The Five Stages of DivorceHeather Arnold
The process of getting a divorce can be understandably difficult, and it comes with many concerns – from the emotional to the financial and practical. This guide aims to ease that load for anyone looking to get a divorce, by breaking down the process into five easy-to-understand steps. Read on to discover the five stages of divorce, along with detail on each step and what you will need to do.
In order to initiate divorce proceedings, the applying party, known as the Applicant, will need to send to the court a Divorce Petition. The only ground for a divorce is irretrievable breakdown of the marriage.
In England and Wales, as of 6 April 2021, the Petition will be issued on a “no fault” basis, meaning that a marriage has broken down with no “blame” placed on either party.
Once the Petition has been lodged, the court will send a copy to your spouse, who known as the Respondent, alongside an Acknowledgement of Service form which they should complete and send back to the court to allow the divorce to proceed.
In cases where the Respondent refuses to return the Acknowledgement of Service form, the Applicant can arrange for a process server to personally serve the Petition on the Respondent. The process server will charge a fee for this and will provide a statement of service which can be used in lieu of the signed Acknowledgement of Service to progress the divorce.
Applying for a Conditional Order
Once the Petition has been appropriately acknowledged, the Applicant will need to apply for a Conditional Order, which is the first decree in divorce proceedings. The Conditional Order cannot be applied for until 20 weeks have passed from the date that the Petition was issued by the Court.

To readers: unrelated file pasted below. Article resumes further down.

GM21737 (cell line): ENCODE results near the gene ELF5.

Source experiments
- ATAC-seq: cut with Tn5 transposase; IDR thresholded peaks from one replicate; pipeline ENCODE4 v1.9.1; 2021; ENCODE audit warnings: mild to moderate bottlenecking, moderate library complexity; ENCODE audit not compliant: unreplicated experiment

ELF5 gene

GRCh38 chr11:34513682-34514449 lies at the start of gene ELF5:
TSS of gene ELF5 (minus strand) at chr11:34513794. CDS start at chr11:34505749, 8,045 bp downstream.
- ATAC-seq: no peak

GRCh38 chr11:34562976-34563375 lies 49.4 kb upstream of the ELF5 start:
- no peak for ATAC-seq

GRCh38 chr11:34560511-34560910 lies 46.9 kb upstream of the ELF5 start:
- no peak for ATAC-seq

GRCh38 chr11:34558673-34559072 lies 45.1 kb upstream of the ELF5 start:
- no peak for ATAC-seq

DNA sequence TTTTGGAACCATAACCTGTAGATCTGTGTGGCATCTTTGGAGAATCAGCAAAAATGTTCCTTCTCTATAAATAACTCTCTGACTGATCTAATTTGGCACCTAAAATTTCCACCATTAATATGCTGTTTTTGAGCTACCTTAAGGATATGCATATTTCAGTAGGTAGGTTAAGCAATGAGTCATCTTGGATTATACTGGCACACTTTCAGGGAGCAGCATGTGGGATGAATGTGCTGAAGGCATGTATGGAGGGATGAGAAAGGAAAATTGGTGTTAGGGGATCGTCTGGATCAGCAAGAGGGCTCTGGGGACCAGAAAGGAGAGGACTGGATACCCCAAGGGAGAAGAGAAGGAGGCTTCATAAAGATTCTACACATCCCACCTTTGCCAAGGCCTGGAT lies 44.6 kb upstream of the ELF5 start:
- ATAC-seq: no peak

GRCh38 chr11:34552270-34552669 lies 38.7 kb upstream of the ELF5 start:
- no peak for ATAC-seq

This is done by submitting an application form alongside a statement in support which confirms that the contents of the application are true. Upon these being lodged with the court, and the court considering the documentation and being satisfied that the Applicant is entitled to a divorce, the Court will issue a Certificate of Entitlement to a Conditional Order which will list the date for the pronouncement of the Conditional Order.
Both parties will receive a Court Order stating that the Conditional Order has been pronounced.
The divorce is not complete until the Final Order is pronounced, and this can only be applied for after at least 6 weeks have passed since the pronouncement of the Conditional Order. After the prescribed time, the Applicant is entitled to lodge a Notice of Application for Conditional Order to be made Final.
Pronouncement of Final Order
The final step in the divorce is the pronouncement of the Final Order which will be made on the court receiving the Notice of Application for Conditional Order to be made Final. The first date that the Applicant can make such application is 6 weeks after the pronouncement of the Conditional Order. Once the Final Order has been granted, you will be legally divorced.
It should be noted that obtaining a Final Order does not prevent your spouse from having a claim on your income and /or assets and /or any future inheritance you may receive. In order to be protected from any future claims, a clean break Consent Order is required. It is often recommended that the Applicant refrain from applying for the Final Order until financial matters are resolved. It is possible for the Respondent to make such application for the Final Order, should the Applicant fail/refuse to do so. However, this is more complication and requires an application being made to the court and a hearing where the Judge will decide.
For more information on how our experienced Family Solicitors can help with your divorce, whether the Petitioner or Respondent please contact our client service advisors.